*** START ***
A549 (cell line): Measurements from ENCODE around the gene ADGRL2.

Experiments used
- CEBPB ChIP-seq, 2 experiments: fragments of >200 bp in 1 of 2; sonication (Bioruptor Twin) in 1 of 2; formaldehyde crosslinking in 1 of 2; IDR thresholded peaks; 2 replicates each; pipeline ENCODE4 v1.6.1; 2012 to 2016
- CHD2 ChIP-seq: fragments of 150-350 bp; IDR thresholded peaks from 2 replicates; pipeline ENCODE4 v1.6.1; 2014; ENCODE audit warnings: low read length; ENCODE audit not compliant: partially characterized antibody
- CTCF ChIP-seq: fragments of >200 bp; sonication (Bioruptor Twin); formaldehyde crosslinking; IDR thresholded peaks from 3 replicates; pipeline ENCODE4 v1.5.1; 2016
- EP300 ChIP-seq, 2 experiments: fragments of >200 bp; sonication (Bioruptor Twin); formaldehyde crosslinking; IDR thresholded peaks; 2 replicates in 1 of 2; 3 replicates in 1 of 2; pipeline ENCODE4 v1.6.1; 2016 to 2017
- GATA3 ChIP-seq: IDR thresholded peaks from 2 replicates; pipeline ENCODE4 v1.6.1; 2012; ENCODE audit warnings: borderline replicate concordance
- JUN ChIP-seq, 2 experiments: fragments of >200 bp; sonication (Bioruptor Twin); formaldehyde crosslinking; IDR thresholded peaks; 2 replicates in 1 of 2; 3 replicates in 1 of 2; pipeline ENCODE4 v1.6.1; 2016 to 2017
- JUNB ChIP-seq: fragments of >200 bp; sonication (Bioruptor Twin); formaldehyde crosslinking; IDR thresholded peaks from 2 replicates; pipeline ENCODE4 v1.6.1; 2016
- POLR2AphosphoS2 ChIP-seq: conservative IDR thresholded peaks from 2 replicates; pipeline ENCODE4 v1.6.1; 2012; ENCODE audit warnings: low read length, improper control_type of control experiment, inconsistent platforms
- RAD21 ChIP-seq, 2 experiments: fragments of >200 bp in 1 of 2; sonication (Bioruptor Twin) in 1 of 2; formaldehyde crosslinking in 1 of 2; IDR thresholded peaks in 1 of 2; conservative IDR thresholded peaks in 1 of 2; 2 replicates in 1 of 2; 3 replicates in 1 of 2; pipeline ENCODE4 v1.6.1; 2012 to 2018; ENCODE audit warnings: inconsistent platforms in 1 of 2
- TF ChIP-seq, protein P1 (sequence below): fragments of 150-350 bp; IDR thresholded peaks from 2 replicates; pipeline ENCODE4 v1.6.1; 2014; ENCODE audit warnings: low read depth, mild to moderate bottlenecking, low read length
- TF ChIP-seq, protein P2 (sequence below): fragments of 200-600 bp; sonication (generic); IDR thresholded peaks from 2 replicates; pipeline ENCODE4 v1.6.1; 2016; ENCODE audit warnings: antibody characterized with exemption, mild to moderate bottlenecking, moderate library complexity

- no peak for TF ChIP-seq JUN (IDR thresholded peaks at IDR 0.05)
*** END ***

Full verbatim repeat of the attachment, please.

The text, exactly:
A549 (cell line): Measurements from ENCODE around the gene ADGRL2.

Experiments used
- CEBPB ChIP-seq, 2 experiments: fragments of >200 bp in 1 of 2; sonication (Bioruptor Twin) in 1 of 2; formaldehyde crosslinking in 1 of 2; IDR thresholded peaks; 2 replicates each; pipeline ENCODE4 v1.6.1; 2012 to 2016
- CHD2 ChIP-seq: fragments of 150-350 bp; IDR thresholded peaks from 2 replicates; pipeline ENCODE4 v1.6.1; 2014; ENCODE audit warnings: low read length; ENCODE audit not compliant: partially characterized antibody
- CTCF ChIP-seq: fragments of >200 bp; sonication (Bioruptor Twin); formaldehyde crosslinking; IDR thresholded peaks from 3 replicates; pipeline ENCODE4 v1.5.1; 2016
- EP300 ChIP-seq, 2 experiments: fragments of >200 bp; sonication (Bioruptor Twin); formaldehyde crosslinking; IDR thresholded peaks; 2 replicates in 1 of 2; 3 replicates in 1 of 2; pipeline ENCODE4 v1.6.1; 2016 to 2017
- GATA3 ChIP-seq: IDR thresholded peaks from 2 replicates; pipeline ENCODE4 v1.6.1; 2012; ENCODE audit warnings: borderline replicate concordance
- JUN ChIP-seq, 2 experiments: fragments of >200 bp; sonication (Bioruptor Twin); formaldehyde crosslinking; IDR thresholded peaks; 2 replicates in 1 of 2; 3 replicates in 1 of 2; pipeline ENCODE4 v1.6.1; 2016 to 2017
- JUNB ChIP-seq: fragments of >200 bp; sonication (Bioruptor Twin); formaldehyde crosslinking; IDR thresholded peaks from 2 replicates; pipeline ENCODE4 v1.6.1; 2016
- POLR2AphosphoS2 ChIP-seq: conservative IDR thresholded peaks from 2 replicates; pipeline ENCODE4 v1.6.1; 2012; ENCODE audit warnings: low read length, improper control_type of control experiment, inconsistent platforms
- RAD21 ChIP-seq, 2 experiments: fragments of >200 bp in 1 of 2; sonication (Bioruptor Twin) in 1 of 2; formaldehyde crosslinking in 1 of 2; IDR thresholded peaks in 1 of 2; conservative IDR thresholded peaks in 1 of 2; 2 replicates in 1 of 2; 3 replicates in 1 of 2; pipeline ENCODE4 v1.6.1; 2012 to 2018; ENCODE audit warnings: inconsistent platforms in 1 of 2
- TF ChIP-seq, protein P1 (sequence below): fragments of 150-350 bp; IDR thresholded peaks from 2 replicates; pipeline ENCODE4 v1.6.1; 2014; ENCODE audit warnings: low read depth, mild to moderate bottlenecking, low read length
- TF ChIP-seq, protein P2 (sequence below): fragments of 200-600 bp; sonication (generic); IDR thresholded peaks from 2 replicates; pipeline ENCODE4 v1.6.1; 2016; ENCODE audit warnings: antibody characterized with exemption, mild to moderate bottlenecking, moderate library complexity

- no peak for TF ChIP-seq JUN (IDR thresholded peaks at IDR 0.05)